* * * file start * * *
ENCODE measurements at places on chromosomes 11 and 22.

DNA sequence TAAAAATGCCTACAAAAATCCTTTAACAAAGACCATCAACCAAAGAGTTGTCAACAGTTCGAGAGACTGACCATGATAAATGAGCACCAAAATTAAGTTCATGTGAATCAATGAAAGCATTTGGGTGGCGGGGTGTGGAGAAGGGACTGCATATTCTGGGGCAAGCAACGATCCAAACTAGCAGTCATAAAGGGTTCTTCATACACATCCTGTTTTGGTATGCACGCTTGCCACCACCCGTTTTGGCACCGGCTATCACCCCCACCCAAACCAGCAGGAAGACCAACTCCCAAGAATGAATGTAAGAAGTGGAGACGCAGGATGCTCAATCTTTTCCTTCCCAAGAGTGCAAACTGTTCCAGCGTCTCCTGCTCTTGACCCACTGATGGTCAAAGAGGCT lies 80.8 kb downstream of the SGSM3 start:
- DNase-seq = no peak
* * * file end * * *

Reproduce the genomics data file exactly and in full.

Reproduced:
ENCODE measurements at places on chromosomes 11 and 22.

DNA sequence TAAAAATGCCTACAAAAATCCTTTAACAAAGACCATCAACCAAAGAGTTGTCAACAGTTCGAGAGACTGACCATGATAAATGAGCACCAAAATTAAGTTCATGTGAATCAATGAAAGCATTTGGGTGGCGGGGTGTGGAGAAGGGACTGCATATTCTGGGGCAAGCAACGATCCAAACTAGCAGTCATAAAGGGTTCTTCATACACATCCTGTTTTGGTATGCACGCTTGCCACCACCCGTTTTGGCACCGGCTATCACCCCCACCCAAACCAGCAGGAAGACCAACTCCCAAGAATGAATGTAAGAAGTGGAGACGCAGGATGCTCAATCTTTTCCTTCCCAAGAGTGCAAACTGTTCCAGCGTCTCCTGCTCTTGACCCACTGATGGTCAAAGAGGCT lies 80.8 kb downstream of the SGSM3 start:
- DNase-seq = no peak